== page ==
Sunday, July 30, 2017

Back in Greenland

I had an opportunity to join a team of scientists from the UK's Scott Polar Institute at Store Glacier in western Greenland. This is one of the big outlet glaciers of Greenland,  but contrary to many other glaciers in the area, the front has been relatively stable over the past decades. I went there to set up a terrestrial radar interferometer, which is an amazing instrument that can measure ice velocity at very high resolution (every 3 minutes in this case).

Travel to the field site was interesting because Air Greenland had many weather delays, so I arrived in the town of Uummannaq with a 3-day delay. To get to Uummannaq is complicated: From Kangerlussuaq you travel via Ilulissat and then Qaarsut on small airplanes (Dash 8) and then with a helicopter for the last bit, because there is not really sufficient space for an air strip at Uummannaq. I spent two unplanned nights in Ilulissat, which was nice, since I had spent a lot of time there, but not in the past 5 years. It is amazing to see how many tourists there are now.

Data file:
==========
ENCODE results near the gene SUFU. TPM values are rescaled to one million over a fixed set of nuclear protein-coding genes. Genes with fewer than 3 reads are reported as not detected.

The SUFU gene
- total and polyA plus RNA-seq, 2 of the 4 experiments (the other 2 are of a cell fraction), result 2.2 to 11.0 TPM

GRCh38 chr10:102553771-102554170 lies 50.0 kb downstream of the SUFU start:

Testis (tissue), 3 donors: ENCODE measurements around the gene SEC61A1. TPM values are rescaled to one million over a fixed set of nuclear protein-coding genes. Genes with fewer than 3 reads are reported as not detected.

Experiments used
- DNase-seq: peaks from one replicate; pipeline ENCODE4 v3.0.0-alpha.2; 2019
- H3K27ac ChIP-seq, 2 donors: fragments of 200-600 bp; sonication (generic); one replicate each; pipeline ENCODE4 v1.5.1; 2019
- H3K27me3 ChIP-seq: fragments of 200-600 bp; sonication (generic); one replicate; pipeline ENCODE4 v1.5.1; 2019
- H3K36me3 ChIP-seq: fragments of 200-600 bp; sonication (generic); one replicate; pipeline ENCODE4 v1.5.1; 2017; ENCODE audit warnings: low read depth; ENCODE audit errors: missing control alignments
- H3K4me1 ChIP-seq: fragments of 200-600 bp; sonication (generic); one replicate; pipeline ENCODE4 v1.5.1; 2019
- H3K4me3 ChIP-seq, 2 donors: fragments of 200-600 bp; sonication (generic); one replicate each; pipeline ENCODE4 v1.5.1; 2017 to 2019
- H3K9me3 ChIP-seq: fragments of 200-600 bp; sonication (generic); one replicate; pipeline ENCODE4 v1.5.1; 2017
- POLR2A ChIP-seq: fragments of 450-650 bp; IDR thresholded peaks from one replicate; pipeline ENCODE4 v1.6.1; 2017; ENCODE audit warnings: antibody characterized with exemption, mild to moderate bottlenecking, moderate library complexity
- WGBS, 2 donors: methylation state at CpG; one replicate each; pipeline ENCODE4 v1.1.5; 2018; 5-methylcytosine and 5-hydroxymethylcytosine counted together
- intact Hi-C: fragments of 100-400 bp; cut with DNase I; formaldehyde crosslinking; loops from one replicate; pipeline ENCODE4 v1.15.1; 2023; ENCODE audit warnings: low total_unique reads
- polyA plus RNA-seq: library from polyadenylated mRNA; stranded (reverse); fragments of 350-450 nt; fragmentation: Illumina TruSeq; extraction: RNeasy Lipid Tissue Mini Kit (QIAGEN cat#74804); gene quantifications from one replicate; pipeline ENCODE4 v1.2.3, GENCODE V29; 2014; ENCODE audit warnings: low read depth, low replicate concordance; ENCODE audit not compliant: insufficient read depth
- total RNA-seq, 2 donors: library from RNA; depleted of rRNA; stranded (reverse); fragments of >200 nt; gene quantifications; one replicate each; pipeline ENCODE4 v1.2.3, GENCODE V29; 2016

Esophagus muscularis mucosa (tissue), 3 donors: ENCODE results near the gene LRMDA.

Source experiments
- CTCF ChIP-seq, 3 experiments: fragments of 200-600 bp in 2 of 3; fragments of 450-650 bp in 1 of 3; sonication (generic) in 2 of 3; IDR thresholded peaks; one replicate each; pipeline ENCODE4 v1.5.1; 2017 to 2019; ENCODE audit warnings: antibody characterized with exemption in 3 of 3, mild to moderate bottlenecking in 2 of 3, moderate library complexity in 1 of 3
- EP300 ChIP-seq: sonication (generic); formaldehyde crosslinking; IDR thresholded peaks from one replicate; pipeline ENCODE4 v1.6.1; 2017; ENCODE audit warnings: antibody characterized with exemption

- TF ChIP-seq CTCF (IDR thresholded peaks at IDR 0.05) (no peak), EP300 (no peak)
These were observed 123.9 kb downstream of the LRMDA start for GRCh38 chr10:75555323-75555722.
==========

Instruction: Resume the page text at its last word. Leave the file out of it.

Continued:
I ended up spending only four days in the field to set up the instrument and train the team how to use it. Below are some impressions from the trip.

Ilullissat: The city of ice bergs

The ice fjord outside Ilulissat

A snow fall in July, which is very unusual, contributed to several days of delay

Icebergs in the midnight sun

Uummannaq Island with the town (on the left flatter side)
The Uummannaq harbor with the big rock behind it
An interesting iceberg near the Uummannaq harbor

The terrestrial radar interferometer set up by Store Glacier

The Ilulissat icefjord on the way home
Nice evening light near Kangerlussuaq